Friday, November 29, 2013

Toronto group wants gay-lesbian sports facility

A Toronto community centre wants to build a sports facility that caters to LGBTQ groups — and it has a thus-far anonymous donor willing to contribute more than $33 million for it.
The 519 Church Street Community Centre is proposing a $100-million sports and recreation centre at the Wheel and Foundry complex site at Eastern Ave. and St. Lawrence St. in the West Don Lands development area.
While LGBTQ-focused, the facility would be open to everyone in the neighbourhood, as its population is set to boom, said Maura Lawless, executive director of the 519, which draws its core funding from the city and fundraisers to cover costs of its programs and services.
“We do know that realistically, across the city of Toronto not every recreation facility and sports centre is accessible and welcoming to the LGBTQ community. There’s no question about that,” said Lawless.

The philanthropist offering up a third of the budget doesn’t want to be named yet, said Lawless.
“The donor was very interested in this particular project because for them, they understood how profound the opportunity to participate in sports and recreation in a welcoming space for LGBTQ people transformed their particular life,” she said.
Under the proposal, which will go to the city’s community development and recreation committee next week, the 519 would raise another third of the costs and request government — municipal, provincial and/or federal — kick in the remainder. Once opened, the city would provide core funding and the 519 would raise money for programs and services.

The 32-hectare former industrial area of West Don Lands is undergoing a major construction effort to build the athletes’ village for the 2015 Pan American and Parapan American Games. The proposed building is currently a vacant heritage site owned by the province.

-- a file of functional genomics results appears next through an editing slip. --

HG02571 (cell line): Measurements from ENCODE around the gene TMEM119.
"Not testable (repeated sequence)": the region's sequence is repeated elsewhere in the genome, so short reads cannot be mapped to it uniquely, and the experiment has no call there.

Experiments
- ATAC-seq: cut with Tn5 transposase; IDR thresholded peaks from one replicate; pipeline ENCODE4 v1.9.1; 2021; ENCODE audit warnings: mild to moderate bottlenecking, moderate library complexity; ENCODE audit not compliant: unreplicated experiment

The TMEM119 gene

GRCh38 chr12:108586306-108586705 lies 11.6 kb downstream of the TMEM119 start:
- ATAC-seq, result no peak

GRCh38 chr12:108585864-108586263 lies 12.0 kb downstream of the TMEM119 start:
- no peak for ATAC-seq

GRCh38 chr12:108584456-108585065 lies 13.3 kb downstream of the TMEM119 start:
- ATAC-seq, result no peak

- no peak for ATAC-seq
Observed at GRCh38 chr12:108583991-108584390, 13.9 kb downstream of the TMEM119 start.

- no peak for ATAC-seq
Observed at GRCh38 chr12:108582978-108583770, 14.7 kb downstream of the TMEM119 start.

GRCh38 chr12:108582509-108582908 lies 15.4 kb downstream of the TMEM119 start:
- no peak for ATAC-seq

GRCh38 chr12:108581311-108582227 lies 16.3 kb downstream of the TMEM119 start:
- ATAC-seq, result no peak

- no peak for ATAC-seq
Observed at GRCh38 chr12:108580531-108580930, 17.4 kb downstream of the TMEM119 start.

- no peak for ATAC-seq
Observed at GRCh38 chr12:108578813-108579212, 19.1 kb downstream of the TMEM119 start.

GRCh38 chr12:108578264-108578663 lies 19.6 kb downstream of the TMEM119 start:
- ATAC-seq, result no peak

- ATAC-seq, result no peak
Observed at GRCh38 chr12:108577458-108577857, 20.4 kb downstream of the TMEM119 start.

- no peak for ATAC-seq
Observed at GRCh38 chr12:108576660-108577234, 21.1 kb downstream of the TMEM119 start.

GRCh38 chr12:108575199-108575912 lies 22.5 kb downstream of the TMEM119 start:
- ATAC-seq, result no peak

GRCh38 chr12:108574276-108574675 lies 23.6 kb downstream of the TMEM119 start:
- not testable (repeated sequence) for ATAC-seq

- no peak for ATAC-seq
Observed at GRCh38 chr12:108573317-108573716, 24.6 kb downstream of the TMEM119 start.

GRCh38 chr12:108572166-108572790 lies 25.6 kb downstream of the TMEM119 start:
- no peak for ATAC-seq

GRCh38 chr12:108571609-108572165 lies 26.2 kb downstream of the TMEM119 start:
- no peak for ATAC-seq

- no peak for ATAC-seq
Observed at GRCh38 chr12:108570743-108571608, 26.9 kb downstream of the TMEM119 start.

At the end of the Games, the neighbourhood will have 6,000 new housing units with an estimated 11,000 residents.
“This development is driving a need for greater recreation and community space,” according to a city staff report that states that homophobia and transphobia in sports is well-documented.
Shawn Sheridan, chair of OutSport Toronto, knows the experience all too well.
Growing up in Stouffville, about 50 kilometres northeast of Toronto, Sheridan said bullying, teasing and threats started early.
“I may have wanted to play soccer or rugby but it was those same guys who were saying they wanted to beat the crap out of me after school that were on those teams,” said Sheridan.
“I was limited growing up, in terms of where I felt comfortable and safe. So as a kid, I was a loner and I did very little in terms of team sports. My biggest physical activity was riding my bike around town.”
Society has come a long way in accepting diverse sexual orientation but still has a long way to go, said Sheridan.
“There is still an unhealthy machismo in a lot of particularly the male sports that are out there.”
If the proposal passes committee and council, the city would begin negotiations with the province to acquire the site and begin planning the work. It’s believed this would be the first LGBTQ-focused sports centre in Canada.
Construction would begin at the end of 2015 and take about two years to complete.
In a statement, the councillor whose ward the facility would be located in said she was “incredibly excited.”
“The capital funding arrangement is remarkable, with the city providing new, innovative community recreation space at a fraction of the cost,” said Councillor Pam McConnell.
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